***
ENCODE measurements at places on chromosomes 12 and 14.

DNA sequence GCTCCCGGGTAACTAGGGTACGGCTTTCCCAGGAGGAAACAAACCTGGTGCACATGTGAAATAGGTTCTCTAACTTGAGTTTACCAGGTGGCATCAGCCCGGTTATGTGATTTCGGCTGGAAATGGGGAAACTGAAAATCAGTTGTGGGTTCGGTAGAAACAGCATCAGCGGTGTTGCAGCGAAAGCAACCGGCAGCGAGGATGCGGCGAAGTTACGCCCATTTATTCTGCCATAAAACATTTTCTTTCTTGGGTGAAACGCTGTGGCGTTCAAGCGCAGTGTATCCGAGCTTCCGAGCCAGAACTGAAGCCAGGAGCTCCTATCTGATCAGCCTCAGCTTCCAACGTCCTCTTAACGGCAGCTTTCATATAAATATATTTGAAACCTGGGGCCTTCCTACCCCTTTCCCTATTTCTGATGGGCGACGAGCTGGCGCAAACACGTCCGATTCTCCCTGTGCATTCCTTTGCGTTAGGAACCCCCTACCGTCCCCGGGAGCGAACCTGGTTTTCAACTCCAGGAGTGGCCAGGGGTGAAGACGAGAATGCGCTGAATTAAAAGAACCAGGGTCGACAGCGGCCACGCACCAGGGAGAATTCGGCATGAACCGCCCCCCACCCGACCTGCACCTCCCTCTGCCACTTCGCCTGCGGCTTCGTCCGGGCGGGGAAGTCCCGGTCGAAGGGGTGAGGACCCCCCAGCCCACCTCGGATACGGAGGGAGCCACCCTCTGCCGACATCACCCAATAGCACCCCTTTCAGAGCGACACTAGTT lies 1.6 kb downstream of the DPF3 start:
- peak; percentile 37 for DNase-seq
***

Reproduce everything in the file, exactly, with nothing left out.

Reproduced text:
ENCODE measurements at places on chromosomes 12 and 14.

DNA sequence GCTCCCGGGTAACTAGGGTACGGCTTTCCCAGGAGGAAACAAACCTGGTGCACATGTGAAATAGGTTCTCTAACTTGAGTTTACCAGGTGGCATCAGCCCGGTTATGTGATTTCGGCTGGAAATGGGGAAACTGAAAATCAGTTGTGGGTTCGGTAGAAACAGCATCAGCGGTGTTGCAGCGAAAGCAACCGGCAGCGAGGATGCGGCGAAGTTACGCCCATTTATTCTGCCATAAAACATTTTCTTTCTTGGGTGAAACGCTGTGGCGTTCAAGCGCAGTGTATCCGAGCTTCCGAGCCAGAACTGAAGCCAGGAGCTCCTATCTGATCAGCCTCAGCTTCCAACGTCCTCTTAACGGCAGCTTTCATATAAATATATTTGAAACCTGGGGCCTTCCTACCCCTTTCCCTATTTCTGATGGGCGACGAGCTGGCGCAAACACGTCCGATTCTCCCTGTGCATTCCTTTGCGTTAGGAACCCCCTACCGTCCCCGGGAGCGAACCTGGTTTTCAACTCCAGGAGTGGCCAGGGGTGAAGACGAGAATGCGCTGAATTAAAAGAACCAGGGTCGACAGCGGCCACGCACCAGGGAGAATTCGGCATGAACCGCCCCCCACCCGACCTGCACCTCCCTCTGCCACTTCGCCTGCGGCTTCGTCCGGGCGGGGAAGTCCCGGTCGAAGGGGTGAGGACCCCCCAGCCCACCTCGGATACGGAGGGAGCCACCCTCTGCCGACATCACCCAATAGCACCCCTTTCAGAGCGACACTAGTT lies 1.6 kb downstream of the DPF3 start:
- peak; percentile 37 for DNase-seq